LOGAN – The mission of the Up to 3 early intervention program at Utah State University is to promote the development of children, under the age of 3, who have any type of disability.
Marla Nef, Up to 3 program coordinator, said the goal is to help parents help their children to develop and grow the way that typical children would.
“We have physical therapists and occupational therapists and speech therapists and specialists who work with children with autism so that we can address the needs that young children have that they may not be acquiring in a typical way,” Nef explained.
Nef said after 30 years going into the homes of families and providing services, with the start of the pandemic, Up to 3 is now all online.
“The Zoom platform allows us to give parents the control and they sign,” she added. “The hardest part, I think, for families is that they miss having us come to their homes and do hands on with their children.
“It also has changed some things for families and therapists, because now families are the hands on, and the therapist is on the other side of the screen, really coaching, saying ‘now try this’.”
Up to 3 is housed in the USU Center for Persons With Disabilities and provides services to children and families living in Cache, Box Elder and Rich counties.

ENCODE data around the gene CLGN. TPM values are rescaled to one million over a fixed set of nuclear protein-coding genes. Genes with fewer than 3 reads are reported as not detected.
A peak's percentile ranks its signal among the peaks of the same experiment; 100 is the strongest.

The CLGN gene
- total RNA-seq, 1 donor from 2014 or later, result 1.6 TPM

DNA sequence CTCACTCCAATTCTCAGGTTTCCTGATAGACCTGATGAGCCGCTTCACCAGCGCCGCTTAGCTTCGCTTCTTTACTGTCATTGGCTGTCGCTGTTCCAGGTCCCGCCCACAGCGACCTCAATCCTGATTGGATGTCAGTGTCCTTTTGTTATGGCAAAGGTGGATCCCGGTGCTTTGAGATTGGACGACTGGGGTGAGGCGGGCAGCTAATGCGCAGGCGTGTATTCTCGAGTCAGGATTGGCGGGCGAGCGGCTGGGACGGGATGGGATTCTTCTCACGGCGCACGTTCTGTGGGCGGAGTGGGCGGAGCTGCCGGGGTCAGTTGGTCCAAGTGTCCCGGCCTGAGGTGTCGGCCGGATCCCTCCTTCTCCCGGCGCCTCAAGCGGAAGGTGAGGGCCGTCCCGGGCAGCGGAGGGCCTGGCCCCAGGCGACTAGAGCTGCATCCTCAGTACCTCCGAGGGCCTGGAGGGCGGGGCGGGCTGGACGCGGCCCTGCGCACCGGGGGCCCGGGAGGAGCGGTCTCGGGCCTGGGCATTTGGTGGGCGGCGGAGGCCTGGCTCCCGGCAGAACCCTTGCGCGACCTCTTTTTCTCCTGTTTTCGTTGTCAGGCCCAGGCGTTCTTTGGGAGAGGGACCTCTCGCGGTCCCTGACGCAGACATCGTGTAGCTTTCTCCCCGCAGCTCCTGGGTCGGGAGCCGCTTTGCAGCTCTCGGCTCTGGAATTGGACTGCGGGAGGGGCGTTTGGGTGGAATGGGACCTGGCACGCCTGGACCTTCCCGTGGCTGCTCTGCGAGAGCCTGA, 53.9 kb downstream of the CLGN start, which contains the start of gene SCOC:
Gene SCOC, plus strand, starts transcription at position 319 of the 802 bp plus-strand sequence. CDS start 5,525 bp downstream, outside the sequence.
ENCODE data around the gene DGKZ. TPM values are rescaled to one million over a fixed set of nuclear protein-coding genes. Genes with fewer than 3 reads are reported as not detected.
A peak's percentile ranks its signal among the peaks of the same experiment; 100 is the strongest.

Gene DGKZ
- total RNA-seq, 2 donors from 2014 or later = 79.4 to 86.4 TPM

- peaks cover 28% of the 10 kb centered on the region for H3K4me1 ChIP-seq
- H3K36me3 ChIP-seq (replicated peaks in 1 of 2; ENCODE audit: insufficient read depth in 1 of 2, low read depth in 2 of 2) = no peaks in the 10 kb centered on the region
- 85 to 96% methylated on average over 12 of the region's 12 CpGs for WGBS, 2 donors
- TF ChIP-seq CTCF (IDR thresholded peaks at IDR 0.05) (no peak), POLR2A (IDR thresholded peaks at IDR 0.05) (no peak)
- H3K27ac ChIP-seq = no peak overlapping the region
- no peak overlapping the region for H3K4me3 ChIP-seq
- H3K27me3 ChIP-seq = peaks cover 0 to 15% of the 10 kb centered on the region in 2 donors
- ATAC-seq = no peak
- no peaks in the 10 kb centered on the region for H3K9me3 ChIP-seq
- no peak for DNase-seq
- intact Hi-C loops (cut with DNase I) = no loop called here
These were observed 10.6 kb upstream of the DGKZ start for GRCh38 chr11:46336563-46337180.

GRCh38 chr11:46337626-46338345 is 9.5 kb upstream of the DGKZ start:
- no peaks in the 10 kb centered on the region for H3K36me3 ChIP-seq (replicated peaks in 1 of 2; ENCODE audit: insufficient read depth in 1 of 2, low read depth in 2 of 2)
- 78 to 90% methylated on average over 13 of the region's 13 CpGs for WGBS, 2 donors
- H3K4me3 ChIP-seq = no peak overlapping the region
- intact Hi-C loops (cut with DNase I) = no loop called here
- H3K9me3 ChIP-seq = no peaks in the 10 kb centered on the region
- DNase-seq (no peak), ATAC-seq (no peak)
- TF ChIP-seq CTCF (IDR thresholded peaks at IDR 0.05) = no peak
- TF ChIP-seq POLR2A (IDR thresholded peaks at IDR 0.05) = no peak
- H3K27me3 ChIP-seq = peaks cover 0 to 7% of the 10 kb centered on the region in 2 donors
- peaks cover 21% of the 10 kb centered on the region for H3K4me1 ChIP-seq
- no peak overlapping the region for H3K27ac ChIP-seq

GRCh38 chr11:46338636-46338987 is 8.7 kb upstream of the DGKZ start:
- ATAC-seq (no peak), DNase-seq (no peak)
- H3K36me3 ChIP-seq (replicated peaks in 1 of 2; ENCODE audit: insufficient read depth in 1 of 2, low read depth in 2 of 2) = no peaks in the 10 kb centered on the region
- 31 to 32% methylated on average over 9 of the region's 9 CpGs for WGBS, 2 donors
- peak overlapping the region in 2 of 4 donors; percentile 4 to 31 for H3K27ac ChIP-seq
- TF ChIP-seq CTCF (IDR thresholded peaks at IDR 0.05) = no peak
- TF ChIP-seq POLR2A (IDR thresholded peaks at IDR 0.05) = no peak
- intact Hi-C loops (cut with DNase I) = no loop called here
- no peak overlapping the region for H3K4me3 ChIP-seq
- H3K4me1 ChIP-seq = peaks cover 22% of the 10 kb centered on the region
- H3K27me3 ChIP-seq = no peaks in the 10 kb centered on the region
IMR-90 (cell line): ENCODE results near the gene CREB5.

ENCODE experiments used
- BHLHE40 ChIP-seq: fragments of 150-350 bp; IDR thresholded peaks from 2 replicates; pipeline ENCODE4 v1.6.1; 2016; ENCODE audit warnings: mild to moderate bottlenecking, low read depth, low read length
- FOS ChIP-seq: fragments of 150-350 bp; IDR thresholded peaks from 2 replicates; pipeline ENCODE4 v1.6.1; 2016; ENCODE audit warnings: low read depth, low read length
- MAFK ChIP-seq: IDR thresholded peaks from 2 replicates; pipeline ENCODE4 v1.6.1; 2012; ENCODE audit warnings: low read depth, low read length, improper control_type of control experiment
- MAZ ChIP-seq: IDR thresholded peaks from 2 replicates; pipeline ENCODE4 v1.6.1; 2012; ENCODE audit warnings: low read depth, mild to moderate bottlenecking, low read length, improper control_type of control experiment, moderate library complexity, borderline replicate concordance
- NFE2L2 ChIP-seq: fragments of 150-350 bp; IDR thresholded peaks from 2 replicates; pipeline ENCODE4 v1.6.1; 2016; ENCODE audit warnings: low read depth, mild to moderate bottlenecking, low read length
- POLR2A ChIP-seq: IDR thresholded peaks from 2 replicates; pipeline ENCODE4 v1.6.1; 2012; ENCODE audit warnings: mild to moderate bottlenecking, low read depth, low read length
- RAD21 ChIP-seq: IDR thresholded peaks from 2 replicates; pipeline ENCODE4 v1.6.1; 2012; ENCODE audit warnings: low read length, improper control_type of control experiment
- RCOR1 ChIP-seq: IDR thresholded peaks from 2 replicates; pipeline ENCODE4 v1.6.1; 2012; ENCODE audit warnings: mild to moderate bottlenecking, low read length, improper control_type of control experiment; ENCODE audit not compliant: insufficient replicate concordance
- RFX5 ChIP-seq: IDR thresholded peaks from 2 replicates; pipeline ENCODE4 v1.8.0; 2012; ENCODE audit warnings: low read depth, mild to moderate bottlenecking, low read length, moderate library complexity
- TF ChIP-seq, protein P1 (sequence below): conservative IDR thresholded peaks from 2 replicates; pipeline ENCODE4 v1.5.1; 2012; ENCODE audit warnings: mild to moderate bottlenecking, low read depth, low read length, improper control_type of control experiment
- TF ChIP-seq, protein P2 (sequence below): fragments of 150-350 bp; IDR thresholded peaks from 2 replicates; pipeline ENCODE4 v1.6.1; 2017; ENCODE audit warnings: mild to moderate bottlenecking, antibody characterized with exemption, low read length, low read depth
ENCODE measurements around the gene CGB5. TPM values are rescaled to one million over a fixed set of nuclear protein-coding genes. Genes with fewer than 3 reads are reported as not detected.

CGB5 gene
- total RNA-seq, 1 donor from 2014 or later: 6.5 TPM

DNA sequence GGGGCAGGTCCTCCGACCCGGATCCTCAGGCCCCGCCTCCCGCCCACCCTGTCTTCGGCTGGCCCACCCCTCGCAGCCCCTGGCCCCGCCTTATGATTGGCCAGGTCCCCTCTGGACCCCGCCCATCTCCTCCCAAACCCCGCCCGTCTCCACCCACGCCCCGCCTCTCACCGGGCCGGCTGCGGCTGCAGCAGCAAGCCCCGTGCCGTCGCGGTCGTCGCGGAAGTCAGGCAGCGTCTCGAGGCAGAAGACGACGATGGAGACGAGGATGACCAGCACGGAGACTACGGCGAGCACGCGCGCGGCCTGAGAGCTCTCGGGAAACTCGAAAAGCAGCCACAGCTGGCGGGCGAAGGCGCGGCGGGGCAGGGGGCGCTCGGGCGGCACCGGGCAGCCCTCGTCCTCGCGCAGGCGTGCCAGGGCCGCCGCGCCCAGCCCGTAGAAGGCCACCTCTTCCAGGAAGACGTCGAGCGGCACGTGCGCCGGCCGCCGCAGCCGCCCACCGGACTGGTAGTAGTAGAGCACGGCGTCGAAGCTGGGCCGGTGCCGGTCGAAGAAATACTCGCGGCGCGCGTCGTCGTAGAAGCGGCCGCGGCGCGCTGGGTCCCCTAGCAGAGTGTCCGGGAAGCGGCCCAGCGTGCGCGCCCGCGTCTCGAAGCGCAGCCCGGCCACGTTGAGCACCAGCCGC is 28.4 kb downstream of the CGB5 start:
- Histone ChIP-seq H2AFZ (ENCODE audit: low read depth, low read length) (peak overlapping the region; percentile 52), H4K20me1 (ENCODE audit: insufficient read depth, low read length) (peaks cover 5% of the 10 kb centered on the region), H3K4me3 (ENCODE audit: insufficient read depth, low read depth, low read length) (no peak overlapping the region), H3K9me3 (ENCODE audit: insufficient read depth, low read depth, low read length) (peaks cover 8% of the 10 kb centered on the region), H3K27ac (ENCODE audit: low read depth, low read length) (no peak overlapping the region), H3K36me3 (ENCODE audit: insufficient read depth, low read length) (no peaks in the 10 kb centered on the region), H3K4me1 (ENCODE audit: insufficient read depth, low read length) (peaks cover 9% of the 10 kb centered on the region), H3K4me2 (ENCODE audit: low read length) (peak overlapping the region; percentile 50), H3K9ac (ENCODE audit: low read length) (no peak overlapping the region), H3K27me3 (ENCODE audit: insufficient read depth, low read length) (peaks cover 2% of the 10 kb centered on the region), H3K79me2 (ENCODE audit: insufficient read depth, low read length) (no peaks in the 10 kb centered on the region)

The format has its challenges, said Stephanie Hawkins of Logan. Her 21-month-old daughter, Rylee, has Down syndrome. Rylee has been enrolled in Up to 3 since before she was 1 month old.
Stephanie does miss having a therapist coming into the home and assessing how Rylee is doing.
“Now it’s more me telling [the occupational therapist] if she’s doing certain things,” Stephanie said. “It’s harder, but they’ve just been awesome.”
The shift to online services hasn’t really changed Stephanie’s focus.
“I’ve always looked at it as more them teaching me,” she said. “It’s an adjustment… I like in-person better, but I still feel like I get a lot out of it.”
For a free evaluation, parents may call 435-797-3727.